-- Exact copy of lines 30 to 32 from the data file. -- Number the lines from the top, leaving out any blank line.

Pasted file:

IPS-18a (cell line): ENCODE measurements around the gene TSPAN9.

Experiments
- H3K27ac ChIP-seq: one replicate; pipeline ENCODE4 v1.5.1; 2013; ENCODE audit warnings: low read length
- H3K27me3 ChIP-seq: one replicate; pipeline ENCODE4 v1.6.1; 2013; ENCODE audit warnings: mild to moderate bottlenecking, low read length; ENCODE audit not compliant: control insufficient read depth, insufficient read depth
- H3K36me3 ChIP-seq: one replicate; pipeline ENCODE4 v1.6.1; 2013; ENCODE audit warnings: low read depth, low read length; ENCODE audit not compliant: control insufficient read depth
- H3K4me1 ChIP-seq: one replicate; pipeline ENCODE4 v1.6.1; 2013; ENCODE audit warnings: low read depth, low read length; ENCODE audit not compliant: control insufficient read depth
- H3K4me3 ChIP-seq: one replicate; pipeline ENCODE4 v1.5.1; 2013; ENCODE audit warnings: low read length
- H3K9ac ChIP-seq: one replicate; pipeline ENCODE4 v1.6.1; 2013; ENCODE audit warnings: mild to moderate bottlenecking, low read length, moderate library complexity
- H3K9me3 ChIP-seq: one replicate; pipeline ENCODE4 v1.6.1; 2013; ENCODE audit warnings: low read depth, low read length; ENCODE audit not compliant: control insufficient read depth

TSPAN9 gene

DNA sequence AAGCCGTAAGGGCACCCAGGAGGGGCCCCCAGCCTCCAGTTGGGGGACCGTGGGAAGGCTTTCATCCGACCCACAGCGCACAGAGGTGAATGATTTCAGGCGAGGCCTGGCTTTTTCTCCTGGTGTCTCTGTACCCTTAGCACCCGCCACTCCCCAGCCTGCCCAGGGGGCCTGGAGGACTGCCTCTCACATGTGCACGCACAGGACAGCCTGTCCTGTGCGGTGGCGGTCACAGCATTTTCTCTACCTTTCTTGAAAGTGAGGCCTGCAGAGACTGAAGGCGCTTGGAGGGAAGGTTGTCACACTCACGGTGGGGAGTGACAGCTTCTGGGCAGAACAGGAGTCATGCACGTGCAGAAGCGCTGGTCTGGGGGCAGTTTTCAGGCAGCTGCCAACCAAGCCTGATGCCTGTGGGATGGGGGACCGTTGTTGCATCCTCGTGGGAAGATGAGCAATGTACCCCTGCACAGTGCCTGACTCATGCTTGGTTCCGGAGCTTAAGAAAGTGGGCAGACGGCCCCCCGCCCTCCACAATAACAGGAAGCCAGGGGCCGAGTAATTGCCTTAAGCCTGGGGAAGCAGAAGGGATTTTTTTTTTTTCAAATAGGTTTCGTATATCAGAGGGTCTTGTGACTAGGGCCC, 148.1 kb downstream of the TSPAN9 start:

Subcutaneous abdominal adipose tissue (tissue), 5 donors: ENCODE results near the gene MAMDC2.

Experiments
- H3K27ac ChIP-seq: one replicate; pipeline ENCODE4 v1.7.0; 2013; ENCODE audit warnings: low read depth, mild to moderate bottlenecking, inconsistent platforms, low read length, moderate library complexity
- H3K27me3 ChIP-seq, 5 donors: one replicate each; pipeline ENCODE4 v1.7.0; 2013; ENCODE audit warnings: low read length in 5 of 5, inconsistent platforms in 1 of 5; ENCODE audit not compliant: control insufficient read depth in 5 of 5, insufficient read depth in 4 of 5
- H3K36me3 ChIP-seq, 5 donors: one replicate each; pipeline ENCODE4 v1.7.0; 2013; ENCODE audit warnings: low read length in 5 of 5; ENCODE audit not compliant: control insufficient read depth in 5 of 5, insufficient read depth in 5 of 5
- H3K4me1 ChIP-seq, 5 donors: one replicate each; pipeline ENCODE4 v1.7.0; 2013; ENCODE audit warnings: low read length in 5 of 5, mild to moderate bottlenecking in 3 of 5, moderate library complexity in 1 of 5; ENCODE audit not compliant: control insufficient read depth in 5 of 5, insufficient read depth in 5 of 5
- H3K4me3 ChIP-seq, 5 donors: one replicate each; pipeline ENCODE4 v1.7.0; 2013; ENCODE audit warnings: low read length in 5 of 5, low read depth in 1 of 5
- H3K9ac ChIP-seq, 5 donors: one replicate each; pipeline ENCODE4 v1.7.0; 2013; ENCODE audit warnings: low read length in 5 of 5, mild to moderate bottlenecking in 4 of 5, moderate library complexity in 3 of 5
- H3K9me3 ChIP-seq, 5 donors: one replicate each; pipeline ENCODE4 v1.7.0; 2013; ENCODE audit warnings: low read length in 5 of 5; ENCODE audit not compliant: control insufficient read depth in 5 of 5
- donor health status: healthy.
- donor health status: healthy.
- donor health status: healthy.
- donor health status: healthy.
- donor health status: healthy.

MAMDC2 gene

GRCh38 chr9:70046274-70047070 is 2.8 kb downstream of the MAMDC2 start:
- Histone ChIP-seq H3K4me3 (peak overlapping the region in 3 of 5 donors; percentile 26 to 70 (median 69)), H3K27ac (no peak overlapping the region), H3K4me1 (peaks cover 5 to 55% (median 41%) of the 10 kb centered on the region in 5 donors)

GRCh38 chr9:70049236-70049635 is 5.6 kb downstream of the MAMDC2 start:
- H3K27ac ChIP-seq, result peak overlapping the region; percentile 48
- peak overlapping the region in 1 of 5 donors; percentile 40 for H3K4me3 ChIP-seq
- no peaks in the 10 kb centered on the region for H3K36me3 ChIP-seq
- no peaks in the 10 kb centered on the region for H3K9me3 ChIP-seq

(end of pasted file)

- H3K27ac ChIP-seq, result peak overlapping the region; percentile 48
- peak overlapping the region in 1 of 5 donors; percentile 40 for H3K4me3 ChIP-seq
- no peaks in the 10 kb centered on the region for H3K36me3 ChIP-seq